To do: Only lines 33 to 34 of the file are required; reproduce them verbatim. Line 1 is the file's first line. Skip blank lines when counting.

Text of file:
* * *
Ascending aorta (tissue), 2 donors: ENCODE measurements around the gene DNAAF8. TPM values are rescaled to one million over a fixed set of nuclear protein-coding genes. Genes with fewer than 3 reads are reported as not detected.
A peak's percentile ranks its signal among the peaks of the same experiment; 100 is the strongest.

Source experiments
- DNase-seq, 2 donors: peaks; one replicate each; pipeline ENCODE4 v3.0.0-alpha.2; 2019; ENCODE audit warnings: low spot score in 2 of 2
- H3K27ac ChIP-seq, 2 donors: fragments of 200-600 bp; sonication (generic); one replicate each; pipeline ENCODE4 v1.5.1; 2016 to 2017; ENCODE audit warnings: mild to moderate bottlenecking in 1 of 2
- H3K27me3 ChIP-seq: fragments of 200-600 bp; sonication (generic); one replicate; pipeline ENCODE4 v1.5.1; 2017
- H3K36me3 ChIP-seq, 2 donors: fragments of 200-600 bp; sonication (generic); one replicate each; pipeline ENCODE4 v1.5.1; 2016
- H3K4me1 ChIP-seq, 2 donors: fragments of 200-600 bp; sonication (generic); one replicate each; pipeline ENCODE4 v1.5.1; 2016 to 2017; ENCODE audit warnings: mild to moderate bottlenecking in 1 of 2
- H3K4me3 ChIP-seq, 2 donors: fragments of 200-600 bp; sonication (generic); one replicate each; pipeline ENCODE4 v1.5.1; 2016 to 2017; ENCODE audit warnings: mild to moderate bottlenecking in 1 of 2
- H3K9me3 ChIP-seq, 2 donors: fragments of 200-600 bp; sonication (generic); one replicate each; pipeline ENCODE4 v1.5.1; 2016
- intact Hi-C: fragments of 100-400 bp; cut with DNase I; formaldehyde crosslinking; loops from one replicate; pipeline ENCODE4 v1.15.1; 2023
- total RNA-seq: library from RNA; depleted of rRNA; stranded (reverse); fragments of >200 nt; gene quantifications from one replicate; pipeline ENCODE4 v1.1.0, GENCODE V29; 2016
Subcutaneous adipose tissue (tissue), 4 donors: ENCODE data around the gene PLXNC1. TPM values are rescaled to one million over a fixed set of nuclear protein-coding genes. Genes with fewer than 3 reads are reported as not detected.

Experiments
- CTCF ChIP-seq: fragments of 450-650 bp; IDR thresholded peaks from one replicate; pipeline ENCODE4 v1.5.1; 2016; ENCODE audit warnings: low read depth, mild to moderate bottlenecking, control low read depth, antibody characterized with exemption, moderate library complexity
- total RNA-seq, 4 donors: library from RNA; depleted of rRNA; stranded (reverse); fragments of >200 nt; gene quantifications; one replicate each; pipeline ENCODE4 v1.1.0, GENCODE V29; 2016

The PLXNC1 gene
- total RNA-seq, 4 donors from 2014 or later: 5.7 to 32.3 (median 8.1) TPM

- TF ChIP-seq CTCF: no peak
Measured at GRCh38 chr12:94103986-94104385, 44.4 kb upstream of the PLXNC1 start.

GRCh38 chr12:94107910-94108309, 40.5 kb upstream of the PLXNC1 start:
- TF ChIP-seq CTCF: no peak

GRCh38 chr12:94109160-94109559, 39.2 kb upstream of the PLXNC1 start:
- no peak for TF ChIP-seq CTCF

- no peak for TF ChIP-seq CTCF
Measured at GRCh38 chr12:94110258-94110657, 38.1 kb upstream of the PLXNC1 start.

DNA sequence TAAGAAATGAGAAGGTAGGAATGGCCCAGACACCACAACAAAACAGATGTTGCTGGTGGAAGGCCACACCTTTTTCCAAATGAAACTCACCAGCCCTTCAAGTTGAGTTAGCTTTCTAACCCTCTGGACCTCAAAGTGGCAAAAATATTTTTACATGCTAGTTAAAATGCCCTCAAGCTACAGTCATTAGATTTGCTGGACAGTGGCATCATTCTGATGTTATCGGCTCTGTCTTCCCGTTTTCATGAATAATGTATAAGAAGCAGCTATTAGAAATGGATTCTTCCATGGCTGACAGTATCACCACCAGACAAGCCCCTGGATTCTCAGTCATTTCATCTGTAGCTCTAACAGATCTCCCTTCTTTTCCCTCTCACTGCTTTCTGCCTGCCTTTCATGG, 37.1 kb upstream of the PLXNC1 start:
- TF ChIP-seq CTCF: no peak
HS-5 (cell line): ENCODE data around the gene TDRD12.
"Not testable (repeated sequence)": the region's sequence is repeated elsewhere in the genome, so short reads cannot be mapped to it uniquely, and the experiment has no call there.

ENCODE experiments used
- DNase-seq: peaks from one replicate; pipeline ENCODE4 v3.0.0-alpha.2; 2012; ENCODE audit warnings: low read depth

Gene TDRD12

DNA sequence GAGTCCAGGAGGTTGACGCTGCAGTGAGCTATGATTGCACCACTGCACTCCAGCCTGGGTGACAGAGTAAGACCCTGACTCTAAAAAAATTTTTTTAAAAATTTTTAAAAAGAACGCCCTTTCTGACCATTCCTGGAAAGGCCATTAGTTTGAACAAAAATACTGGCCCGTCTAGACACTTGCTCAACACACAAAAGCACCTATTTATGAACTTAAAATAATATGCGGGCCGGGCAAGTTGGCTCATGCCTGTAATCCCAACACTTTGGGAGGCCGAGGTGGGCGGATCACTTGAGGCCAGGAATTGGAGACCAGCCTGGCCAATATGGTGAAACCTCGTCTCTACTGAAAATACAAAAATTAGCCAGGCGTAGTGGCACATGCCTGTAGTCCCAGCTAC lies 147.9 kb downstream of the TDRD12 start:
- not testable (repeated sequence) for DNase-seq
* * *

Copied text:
Gene TDRD12

DNA sequence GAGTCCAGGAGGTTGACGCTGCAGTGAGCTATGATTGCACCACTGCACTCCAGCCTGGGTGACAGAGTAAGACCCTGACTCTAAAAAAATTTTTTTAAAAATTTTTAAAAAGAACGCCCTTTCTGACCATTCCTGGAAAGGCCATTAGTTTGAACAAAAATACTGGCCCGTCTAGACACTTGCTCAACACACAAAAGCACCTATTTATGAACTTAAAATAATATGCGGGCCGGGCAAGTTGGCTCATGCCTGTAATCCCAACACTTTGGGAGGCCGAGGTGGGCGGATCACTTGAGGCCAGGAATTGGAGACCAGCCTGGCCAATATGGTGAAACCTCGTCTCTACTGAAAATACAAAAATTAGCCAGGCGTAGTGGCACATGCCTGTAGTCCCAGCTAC lies 147.9 kb downstream of the TDRD12 start: